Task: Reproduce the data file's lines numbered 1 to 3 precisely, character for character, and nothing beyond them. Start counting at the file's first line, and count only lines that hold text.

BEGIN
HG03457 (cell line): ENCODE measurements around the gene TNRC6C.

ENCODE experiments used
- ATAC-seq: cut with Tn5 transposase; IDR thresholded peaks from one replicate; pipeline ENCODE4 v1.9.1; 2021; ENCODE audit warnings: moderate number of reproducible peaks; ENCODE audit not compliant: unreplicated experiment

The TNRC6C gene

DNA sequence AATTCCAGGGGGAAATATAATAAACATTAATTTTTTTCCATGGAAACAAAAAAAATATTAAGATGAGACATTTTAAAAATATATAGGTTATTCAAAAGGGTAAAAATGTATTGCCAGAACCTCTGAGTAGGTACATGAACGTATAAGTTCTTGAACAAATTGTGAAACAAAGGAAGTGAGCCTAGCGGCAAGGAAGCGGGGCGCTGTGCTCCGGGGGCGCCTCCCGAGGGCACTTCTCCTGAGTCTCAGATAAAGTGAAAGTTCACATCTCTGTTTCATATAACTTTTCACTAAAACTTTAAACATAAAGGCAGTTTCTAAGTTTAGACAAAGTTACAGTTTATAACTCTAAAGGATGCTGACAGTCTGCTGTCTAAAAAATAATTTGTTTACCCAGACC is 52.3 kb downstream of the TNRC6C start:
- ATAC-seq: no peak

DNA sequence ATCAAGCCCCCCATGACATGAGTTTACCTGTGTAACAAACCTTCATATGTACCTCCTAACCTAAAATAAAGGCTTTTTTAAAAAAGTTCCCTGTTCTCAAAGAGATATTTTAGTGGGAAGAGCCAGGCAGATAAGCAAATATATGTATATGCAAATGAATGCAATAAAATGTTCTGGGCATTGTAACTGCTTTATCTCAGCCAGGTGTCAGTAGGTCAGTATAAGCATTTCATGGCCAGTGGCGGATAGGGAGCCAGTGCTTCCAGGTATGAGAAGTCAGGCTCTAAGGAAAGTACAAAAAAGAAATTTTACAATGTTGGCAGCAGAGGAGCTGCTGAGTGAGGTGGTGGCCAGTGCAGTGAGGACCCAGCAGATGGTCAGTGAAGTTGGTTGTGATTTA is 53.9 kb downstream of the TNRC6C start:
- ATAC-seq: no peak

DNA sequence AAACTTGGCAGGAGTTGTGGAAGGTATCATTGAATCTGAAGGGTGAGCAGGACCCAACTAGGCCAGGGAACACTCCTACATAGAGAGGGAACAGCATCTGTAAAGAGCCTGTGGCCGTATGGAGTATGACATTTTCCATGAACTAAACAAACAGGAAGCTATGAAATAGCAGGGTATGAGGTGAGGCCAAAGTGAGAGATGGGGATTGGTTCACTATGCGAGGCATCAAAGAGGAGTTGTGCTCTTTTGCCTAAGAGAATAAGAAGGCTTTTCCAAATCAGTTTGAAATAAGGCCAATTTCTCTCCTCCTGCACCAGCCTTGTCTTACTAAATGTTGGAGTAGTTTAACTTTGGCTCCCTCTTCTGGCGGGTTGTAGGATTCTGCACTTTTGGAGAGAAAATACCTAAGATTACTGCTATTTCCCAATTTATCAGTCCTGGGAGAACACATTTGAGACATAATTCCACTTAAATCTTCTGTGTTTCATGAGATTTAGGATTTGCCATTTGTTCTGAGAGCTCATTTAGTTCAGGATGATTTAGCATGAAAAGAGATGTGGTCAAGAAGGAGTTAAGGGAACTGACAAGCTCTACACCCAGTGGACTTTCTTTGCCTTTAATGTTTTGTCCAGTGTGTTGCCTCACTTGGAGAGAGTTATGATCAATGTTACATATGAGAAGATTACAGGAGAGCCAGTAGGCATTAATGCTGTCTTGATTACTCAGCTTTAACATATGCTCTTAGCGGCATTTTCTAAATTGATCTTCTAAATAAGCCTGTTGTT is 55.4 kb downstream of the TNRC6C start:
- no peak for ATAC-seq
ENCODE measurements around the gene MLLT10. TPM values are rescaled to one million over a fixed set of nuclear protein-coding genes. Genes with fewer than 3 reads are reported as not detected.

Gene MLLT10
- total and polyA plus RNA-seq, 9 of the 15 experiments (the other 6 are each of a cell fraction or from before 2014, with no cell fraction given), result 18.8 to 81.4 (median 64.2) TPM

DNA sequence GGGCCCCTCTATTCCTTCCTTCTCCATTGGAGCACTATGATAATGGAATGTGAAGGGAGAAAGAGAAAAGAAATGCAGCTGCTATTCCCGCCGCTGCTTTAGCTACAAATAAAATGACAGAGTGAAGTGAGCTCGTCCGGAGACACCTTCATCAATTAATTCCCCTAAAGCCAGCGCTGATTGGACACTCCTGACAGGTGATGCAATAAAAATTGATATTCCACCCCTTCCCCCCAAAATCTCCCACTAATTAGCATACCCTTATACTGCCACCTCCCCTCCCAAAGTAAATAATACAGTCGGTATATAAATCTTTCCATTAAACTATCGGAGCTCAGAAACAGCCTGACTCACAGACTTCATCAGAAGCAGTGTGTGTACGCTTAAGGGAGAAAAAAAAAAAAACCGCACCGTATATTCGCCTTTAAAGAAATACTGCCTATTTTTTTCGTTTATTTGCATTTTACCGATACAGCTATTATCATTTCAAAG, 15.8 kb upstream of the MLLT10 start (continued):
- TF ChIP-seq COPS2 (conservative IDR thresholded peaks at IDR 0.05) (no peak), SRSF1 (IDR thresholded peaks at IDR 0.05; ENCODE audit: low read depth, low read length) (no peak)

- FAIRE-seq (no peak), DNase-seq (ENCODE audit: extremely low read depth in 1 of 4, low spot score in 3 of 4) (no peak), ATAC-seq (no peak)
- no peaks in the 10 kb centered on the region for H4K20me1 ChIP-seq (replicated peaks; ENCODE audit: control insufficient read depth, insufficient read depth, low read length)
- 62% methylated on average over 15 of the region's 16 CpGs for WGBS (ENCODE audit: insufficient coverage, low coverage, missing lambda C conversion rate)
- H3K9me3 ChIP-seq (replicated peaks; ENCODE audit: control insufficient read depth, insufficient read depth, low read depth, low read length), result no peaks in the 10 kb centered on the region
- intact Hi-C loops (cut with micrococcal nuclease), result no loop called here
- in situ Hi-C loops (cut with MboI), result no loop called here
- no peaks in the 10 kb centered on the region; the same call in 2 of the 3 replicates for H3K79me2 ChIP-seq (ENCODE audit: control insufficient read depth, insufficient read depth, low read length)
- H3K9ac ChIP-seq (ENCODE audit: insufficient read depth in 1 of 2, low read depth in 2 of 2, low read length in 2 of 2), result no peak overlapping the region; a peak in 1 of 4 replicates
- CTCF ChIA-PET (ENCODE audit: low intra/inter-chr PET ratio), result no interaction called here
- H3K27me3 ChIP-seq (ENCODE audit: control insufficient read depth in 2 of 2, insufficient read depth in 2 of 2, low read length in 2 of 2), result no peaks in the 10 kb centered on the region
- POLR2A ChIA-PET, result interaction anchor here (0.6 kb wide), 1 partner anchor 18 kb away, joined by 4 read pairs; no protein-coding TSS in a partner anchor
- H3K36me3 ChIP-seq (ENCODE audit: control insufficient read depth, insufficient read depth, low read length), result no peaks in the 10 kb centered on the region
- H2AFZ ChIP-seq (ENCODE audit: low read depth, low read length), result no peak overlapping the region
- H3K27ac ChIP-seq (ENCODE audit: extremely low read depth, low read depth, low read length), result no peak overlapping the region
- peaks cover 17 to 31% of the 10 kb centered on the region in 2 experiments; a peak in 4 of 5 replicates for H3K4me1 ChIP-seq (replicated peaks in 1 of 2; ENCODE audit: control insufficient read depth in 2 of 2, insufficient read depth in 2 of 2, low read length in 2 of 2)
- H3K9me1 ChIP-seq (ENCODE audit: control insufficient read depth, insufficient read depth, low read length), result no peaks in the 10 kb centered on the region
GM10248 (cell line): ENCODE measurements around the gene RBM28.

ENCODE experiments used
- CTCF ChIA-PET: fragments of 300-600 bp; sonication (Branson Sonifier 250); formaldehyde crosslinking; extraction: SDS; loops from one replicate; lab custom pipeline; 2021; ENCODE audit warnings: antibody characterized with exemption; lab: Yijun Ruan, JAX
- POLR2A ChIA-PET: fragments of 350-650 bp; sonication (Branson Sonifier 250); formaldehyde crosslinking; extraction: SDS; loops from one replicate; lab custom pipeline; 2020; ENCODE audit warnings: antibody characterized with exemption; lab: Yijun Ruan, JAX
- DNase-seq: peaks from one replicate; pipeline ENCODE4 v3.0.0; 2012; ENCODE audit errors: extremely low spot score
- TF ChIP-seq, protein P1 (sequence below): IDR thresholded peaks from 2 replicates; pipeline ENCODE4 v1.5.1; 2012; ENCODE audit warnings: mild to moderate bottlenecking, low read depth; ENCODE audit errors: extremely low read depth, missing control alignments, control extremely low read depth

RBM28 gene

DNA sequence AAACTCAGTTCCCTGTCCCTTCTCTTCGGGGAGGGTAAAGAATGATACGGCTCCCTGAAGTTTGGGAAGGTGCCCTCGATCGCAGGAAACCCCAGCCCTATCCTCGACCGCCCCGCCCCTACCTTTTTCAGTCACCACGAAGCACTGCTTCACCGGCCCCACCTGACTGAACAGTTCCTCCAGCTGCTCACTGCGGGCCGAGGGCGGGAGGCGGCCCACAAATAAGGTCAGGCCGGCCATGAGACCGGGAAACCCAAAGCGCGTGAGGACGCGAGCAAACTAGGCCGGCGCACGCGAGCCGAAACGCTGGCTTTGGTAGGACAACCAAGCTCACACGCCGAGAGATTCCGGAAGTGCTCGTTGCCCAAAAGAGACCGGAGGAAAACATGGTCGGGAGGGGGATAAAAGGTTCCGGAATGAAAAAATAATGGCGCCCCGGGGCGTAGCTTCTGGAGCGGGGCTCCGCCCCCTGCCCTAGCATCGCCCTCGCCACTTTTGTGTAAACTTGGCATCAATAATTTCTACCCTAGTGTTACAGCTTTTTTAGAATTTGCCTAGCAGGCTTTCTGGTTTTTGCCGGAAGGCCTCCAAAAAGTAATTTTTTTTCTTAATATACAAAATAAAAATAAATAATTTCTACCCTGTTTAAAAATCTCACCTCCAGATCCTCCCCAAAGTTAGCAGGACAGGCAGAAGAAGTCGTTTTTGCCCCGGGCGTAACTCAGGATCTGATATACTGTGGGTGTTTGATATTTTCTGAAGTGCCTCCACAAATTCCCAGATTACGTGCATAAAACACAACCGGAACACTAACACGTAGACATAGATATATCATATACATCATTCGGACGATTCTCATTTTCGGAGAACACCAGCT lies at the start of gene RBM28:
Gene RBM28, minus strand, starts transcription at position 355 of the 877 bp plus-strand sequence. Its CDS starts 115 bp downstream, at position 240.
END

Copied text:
HG03457 (cell line): ENCODE measurements around the gene TNRC6C.

ENCODE experiments used
- ATAC-seq: cut with Tn5 transposase; IDR thresholded peaks from one replicate; pipeline ENCODE4 v1.9.1; 2021; ENCODE audit warnings: moderate number of reproducible peaks; ENCODE audit not compliant: unreplicated experiment